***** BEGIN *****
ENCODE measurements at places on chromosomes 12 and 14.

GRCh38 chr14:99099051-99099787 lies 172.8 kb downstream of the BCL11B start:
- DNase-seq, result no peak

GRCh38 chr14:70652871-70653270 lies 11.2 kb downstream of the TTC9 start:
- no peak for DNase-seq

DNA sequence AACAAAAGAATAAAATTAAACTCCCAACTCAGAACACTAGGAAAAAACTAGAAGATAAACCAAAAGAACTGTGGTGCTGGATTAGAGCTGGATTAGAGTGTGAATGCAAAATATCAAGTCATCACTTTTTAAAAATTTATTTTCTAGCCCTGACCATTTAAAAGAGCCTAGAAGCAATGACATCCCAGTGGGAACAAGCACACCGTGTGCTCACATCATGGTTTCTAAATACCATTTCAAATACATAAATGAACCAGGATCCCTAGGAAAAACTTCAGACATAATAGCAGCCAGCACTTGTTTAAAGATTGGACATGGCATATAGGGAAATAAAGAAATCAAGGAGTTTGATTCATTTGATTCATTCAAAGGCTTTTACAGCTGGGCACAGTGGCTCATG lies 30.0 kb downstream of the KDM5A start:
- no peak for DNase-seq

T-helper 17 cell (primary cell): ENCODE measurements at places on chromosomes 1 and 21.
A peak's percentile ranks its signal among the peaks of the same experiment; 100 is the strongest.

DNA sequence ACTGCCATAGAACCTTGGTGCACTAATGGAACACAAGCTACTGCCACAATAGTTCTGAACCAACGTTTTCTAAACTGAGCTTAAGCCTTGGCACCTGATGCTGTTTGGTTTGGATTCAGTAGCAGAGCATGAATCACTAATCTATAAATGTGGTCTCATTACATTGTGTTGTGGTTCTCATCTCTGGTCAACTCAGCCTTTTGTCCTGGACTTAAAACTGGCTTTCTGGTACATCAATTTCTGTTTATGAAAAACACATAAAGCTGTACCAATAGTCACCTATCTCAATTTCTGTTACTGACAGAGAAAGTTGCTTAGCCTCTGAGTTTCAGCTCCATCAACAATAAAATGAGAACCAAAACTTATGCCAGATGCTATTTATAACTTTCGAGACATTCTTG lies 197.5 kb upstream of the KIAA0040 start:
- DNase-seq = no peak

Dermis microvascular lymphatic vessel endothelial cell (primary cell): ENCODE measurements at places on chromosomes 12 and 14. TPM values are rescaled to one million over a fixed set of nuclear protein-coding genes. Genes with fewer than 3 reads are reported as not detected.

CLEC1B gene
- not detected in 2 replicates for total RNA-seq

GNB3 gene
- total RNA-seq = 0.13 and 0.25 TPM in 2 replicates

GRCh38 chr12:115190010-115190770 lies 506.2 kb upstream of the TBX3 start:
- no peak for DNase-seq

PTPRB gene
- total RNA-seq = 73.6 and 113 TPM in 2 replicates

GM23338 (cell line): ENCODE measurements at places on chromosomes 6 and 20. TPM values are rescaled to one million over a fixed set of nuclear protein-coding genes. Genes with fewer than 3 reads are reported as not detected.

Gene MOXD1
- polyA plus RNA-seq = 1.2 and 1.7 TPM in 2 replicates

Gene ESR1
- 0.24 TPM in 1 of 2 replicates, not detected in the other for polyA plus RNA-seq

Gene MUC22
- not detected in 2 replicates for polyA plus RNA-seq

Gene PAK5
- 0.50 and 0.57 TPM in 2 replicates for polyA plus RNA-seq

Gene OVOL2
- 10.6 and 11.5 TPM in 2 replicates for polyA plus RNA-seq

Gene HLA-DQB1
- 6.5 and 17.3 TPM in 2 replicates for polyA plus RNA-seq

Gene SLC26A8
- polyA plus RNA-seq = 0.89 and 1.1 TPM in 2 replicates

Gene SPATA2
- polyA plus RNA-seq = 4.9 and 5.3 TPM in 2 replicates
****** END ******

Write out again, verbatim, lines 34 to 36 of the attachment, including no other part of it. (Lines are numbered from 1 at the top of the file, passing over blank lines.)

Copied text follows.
Gene SLC26A8
- polyA plus RNA-seq = 0.89 and 1.1 TPM in 2 replicates

Gene SPATA2